Paul DeCamp, Member of the Firm in the Employment, Labor & Workforce Management practice, in the firm’s Washington, DC, office, was quoted in Law360 Employment Authority, in “Worker Advocacy Groups Ask 5th Circ. to Protect Tip Rule,” by Grace Elletson. (Read the full version – subscription required.)

Following is an excerpt:

The U.S. Department of Labor was well within its purview to codify wage protections for tipped workers, a group of progressive workplace advocacy organizations told the Fifth Circuit, urging the appellate panel to knock down a challenge to the recent rule change on tipped wages.

A group of five organizations told the appellate panel Friday that it should reject concerns brought by the Restaurant Law Center and the Texas Restaurant Association that the DOL's rule change was arbitrary and capricious for failing to follow the proper rulemaking process. The DOL considered the opposing groups' testimony, and the court can't uphold their challenge just because they didn't like the outcome, the organizations said. "The department considered and reasonably addressed RLC's comments, which is all RLC, or any other commenter, was due," the advocacy groups said. …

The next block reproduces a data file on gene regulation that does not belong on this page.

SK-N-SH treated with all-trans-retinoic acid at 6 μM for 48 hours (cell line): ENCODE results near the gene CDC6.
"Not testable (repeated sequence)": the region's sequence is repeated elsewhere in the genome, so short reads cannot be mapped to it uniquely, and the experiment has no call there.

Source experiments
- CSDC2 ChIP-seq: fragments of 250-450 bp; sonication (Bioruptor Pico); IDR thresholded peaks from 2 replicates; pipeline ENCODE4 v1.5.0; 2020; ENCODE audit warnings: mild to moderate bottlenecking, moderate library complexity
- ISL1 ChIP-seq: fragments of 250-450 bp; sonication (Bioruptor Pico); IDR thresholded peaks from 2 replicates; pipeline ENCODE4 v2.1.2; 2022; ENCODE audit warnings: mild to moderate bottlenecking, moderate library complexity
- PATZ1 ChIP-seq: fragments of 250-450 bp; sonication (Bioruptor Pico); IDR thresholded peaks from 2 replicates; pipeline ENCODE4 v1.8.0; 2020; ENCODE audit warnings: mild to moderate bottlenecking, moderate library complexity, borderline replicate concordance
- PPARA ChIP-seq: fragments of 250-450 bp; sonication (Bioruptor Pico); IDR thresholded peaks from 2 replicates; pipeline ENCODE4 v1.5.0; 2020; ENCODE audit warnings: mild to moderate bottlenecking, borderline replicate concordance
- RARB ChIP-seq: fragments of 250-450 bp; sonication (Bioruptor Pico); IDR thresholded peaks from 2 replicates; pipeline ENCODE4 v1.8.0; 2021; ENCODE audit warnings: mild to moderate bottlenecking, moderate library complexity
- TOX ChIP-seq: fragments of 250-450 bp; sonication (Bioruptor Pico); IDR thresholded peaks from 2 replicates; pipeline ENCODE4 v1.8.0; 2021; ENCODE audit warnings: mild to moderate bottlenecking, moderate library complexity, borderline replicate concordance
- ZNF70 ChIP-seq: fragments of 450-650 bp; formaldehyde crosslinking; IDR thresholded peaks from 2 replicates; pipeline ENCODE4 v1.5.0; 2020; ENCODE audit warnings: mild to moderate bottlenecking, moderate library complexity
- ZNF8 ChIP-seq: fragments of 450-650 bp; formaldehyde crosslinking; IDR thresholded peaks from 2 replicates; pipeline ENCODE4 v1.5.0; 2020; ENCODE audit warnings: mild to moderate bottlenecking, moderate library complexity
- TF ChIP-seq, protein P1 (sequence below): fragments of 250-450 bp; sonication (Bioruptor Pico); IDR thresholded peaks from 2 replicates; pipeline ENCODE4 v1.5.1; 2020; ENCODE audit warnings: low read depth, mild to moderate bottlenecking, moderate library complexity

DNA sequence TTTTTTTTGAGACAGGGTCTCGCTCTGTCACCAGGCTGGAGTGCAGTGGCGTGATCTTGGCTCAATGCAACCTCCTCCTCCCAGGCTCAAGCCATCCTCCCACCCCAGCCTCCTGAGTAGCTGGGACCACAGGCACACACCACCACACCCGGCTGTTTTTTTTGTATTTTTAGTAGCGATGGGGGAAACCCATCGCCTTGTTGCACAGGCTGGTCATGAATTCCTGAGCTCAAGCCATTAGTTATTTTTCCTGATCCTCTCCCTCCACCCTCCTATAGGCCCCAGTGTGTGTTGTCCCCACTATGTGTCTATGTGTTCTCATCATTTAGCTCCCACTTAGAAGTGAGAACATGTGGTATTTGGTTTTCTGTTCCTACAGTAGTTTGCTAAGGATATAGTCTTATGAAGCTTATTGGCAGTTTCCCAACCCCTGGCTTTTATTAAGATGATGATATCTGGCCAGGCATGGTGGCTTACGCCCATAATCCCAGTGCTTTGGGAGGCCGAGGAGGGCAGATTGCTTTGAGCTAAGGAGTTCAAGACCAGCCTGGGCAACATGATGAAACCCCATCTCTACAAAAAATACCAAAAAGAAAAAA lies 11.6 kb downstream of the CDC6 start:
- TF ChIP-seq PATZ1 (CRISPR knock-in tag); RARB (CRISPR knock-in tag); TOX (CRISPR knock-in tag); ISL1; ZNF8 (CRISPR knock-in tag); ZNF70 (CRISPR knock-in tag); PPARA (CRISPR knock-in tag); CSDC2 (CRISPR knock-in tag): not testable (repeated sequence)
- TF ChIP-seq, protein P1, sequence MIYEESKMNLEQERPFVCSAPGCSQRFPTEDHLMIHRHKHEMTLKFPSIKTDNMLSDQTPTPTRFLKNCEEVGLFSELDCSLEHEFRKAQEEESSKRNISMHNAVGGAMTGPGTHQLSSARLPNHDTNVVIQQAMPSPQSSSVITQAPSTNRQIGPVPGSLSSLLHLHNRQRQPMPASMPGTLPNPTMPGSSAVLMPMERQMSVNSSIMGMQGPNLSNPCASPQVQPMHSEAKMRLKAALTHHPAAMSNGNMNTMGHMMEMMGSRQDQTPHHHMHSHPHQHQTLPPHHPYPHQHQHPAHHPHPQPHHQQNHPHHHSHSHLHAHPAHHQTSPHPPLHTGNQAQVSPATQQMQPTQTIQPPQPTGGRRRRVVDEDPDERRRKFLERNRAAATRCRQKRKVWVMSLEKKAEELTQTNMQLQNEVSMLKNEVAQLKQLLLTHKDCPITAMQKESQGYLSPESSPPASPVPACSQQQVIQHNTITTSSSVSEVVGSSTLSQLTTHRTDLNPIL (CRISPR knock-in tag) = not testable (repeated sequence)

Paul DeCamp of Epstein Becker Green, who represents RLC and TRA, said Monday that the organizations' amicus brief failed to argue how the FLSA gives the department the authority to issue the rule, which he said makes use of the tip credit "so unwieldy and administratively burdensome" that restaurants are likely to no longer use it.

"The brief seems to suggest that it is enough that the department went through a rulemaking process, received comments, and made certain cosmetic changes in the rule to provide clearer examples," DeCamp said. "But the Administrative Procedure Act requires much more, as does the Constitution."


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